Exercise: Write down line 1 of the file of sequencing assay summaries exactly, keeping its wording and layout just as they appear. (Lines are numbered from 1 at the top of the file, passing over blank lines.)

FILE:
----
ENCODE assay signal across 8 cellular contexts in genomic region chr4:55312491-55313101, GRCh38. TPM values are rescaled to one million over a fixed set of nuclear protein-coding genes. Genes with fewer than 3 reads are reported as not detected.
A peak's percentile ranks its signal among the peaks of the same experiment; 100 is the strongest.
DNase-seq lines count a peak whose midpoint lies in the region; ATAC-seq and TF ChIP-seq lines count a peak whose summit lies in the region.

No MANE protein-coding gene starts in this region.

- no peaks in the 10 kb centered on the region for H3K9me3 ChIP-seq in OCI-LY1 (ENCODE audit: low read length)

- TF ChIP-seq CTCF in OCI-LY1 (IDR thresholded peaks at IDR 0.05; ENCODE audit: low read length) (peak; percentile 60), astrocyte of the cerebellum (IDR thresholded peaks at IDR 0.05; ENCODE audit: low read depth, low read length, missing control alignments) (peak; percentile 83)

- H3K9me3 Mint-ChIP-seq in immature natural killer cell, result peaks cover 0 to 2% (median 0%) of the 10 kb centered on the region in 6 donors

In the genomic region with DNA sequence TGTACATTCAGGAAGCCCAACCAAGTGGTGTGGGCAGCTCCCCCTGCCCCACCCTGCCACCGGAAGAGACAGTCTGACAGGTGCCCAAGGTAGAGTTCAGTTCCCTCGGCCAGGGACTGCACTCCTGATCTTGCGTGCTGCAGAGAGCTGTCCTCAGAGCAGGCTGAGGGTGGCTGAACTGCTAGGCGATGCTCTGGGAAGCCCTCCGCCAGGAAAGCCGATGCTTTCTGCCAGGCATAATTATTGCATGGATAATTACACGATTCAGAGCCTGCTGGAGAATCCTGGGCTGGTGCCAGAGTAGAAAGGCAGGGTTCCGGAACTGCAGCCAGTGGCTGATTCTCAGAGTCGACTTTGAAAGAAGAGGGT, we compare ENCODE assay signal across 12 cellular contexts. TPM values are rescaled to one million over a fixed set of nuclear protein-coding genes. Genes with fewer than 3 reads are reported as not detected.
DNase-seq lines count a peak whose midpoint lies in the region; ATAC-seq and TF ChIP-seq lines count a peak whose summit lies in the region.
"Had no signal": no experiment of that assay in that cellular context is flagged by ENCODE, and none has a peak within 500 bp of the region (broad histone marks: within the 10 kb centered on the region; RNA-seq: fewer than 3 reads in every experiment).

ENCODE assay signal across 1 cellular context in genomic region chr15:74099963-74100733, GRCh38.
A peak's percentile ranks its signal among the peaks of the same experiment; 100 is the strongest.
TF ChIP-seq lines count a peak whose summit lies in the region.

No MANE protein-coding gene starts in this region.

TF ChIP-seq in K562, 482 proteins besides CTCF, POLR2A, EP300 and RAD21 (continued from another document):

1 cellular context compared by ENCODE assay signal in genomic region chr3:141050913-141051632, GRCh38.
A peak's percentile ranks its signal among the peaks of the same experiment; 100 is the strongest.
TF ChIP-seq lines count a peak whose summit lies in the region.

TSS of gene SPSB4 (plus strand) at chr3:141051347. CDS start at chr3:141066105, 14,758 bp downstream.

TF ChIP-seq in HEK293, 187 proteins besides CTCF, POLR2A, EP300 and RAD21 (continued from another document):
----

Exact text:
ENCODE assay signal across 8 cellular contexts in genomic region chr4:55312491-55313101, GRCh38. TPM values are rescaled to one million over a fixed set of nuclear protein-coding genes. Genes with fewer than 3 reads are reported as not detected.